Our diplomacy is at work with respect to Iran, where, for the first time in a decade, we’ve halted the progress of its nuclear program and reduced its stockpile of nuclear material.  Between now and this spring, we have a chance to negotiate a comprehensive agreement that prevents a nuclear-armed Iran; secures America and our allies – including Israel; while avoiding yet another Middle East conflict.  There are no guarantees that negotiations will succeed, and I keep all options on the table to prevent a nuclear Iran.  But new sanctions passed by this Congress, at this moment in time, will all but guarantee that diplomacy fails – alienating America from its allies; and ensuring that Iran starts up its nuclear program again.  It doesn’t make sense.  That is why I will veto any new sanctions bill that threatens to undo this progress.  The American people expect us to only go to war as a last resort, and I intend to stay true to that wisdom.

 

. . .

No foreign nation, no hacker, should be able to shut down our networks, steal our trade secrets, or invade the privacy of American families, especially our kids.  We are making sure our government integrates intelligence to combat cyber threats, just as we have done to combat terrorism.  And tonight, I urge this Congress to finally pass the legislation we need to better meet the evolving threat of cyber-attacks, combat identity theft, and protect our children’s information.  If we don’t act, we’ll leave our nation and our economy vulnerable.  If we do, we can continue to protect the technologies that have unleashed untold opportunities for people around the globe.

 

. . .

As Americans, we respect human dignity, even when we’re threatened, which is why I’ve prohibited torture, and worked to make sure our use of new technology like drones is properly constrained.  It’s why we speak out against the deplorable anti-Semitism that has resurfaced in certain parts of the world.  It’s why we continue to reject offensive stereotypes of Muslims – the vast majority of whom share our commitment to peace.  That’s why we defend free speech, and advocate for political prisoners, and condemn the persecution of women, or religious minorities, or people who are lesbian, gay, bisexual, or transgender.  We do these things not only because they’re right, but because they make us safer.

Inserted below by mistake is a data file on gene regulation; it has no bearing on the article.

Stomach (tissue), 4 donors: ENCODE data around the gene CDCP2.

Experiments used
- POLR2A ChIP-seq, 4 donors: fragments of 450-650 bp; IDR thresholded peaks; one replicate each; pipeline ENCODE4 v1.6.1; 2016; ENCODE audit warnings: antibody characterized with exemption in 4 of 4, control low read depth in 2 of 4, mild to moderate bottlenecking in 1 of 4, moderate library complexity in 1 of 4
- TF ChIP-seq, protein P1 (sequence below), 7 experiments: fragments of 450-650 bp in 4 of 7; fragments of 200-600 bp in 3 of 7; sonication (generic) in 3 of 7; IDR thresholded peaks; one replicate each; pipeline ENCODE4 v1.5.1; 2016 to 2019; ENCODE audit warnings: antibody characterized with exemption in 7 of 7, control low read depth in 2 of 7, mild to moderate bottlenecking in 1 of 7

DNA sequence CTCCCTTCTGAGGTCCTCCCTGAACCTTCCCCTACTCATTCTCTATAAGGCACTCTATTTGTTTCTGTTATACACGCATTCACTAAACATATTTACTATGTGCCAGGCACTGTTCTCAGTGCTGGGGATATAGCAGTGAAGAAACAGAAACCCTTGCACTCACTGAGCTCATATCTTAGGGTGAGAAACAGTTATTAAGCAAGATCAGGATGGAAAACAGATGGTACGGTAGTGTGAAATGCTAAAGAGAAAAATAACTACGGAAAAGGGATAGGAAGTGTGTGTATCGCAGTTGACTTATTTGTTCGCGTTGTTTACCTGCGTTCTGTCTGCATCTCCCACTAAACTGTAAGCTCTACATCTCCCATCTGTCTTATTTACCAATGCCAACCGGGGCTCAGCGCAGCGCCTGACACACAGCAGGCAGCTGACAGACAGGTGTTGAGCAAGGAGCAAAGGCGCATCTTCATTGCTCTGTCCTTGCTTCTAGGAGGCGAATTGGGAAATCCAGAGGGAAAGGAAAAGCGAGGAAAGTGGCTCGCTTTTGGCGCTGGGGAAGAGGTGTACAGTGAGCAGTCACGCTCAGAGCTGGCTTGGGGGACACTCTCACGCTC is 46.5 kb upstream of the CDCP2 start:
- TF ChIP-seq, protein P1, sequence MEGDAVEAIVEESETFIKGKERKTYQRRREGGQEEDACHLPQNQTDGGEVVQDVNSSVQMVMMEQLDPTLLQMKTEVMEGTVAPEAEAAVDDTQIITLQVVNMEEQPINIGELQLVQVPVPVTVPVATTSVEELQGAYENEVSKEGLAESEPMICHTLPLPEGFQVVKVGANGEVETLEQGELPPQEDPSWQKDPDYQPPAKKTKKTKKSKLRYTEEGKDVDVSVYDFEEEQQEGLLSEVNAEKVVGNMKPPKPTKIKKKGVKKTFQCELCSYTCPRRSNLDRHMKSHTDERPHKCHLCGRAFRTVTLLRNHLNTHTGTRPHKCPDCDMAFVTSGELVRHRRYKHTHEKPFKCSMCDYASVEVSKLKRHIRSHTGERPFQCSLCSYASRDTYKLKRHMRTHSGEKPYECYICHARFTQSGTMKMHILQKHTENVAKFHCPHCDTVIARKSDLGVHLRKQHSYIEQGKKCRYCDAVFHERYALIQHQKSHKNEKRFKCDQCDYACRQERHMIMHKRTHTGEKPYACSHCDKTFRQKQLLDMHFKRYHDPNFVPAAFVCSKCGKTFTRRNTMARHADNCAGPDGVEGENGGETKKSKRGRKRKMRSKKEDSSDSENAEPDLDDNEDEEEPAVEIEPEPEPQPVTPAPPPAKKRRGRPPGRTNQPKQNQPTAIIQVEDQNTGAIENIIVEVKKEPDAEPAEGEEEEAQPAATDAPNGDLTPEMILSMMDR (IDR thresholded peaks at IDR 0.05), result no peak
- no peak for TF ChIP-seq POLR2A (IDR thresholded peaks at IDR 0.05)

As Americans, we have a profound commitment to justice – so it makes no sense to spend three million dollars per prisoner to keep open a prison that the world condemns and terrorists use to recruit.  Since I’ve been President, we’ve worked responsibly to cut the population of GTMO in half.  Now it’s time to finish the job.  And I will not relent in my determination to shut it down.  It’s not who we are.

As Americans, we cherish our civil liberties – and we need to uphold that commitment if we want maximum cooperation from other countries and industry in our fight against terrorist networks.  So while some have moved on from the debates over our surveillance programs, I haven’t.  As promised, our intelligence agencies have worked hard, with the recommendations of privacy advocates, to increase transparency and build more safeguards against potential abuse.  And next month, we’ll issue a report on how we’re keeping our promise to keep our country safe while strengthening privacy.